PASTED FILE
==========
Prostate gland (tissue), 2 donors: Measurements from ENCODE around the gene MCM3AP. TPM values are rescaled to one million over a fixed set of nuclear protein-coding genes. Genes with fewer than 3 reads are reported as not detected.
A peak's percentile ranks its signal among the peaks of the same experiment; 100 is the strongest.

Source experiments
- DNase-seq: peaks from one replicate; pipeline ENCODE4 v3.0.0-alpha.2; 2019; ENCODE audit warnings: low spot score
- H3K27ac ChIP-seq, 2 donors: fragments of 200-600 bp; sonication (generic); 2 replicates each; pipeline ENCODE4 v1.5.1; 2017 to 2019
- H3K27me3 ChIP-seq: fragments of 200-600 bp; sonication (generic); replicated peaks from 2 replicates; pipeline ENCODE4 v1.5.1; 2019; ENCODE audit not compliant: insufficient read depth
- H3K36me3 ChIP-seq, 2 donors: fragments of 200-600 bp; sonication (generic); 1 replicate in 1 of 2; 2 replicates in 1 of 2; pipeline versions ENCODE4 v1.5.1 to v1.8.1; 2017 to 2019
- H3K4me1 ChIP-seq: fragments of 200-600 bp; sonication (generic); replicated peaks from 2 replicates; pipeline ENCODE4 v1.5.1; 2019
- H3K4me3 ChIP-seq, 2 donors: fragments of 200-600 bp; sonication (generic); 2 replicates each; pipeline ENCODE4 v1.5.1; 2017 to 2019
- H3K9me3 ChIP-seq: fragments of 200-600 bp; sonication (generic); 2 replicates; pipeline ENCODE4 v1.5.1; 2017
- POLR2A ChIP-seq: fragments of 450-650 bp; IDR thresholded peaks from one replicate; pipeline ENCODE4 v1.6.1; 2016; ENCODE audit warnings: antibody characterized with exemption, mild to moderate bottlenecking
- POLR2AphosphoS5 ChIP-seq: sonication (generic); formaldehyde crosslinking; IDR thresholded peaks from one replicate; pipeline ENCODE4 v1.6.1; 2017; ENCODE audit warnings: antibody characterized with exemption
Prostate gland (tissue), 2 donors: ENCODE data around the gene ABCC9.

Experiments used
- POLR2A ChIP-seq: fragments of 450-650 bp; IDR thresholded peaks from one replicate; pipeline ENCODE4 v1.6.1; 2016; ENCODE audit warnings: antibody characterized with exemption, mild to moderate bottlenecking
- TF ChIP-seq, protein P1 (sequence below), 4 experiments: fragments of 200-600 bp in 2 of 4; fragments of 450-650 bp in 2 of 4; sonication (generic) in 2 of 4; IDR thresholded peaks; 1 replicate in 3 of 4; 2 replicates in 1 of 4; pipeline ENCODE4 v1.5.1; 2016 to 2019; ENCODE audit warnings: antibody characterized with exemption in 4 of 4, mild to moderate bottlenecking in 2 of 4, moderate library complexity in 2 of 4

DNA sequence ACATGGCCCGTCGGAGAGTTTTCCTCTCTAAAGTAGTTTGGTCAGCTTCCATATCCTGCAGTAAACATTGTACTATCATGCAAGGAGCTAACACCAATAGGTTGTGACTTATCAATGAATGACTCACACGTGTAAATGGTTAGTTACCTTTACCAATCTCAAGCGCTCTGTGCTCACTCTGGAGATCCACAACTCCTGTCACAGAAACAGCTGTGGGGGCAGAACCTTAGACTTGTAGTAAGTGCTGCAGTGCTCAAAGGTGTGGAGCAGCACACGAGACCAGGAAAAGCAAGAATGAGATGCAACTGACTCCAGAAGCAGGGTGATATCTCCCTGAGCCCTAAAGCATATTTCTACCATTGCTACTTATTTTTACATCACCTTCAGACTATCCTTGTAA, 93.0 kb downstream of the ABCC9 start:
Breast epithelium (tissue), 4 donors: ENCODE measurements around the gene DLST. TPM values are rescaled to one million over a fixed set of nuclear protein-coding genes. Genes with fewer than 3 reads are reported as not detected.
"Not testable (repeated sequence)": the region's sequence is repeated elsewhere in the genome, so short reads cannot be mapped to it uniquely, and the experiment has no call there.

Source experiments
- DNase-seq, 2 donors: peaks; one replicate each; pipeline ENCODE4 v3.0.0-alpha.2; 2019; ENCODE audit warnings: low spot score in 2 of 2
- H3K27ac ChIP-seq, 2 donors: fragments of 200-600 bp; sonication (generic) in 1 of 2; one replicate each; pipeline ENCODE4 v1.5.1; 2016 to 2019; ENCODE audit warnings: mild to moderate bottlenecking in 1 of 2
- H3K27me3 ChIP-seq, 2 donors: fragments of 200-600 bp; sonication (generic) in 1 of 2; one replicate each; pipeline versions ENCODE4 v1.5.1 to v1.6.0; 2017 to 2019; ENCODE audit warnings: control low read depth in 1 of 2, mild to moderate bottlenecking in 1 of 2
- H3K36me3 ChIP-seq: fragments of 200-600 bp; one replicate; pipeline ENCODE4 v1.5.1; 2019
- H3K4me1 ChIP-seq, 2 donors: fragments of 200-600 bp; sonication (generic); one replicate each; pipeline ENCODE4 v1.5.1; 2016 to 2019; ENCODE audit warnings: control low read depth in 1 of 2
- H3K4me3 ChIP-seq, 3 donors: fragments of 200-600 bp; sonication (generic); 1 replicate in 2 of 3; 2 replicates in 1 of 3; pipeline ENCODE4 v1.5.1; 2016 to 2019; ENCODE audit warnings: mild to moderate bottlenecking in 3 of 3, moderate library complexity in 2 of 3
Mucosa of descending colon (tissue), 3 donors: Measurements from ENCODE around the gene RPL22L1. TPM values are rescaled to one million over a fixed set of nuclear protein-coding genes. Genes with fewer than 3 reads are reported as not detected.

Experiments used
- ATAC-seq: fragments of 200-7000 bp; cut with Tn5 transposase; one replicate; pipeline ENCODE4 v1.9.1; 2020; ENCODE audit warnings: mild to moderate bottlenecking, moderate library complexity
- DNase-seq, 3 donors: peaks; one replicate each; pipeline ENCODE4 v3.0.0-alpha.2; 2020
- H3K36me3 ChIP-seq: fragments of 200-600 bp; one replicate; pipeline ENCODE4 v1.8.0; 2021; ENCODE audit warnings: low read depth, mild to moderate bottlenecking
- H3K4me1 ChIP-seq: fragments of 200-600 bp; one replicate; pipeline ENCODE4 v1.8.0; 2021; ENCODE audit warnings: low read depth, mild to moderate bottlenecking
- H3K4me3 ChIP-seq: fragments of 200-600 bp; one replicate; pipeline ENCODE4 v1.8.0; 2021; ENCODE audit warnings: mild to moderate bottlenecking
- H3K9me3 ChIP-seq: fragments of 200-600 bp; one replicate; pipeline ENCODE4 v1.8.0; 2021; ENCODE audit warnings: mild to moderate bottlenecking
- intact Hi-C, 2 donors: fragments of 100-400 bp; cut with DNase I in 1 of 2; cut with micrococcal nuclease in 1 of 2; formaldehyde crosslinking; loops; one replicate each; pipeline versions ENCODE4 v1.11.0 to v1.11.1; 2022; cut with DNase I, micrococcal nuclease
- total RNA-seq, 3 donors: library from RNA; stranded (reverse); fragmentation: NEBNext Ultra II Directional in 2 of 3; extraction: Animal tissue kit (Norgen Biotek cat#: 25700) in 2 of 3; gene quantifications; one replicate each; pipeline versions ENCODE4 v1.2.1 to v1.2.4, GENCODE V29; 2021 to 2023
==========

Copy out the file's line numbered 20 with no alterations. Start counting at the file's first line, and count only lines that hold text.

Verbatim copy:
Source experiments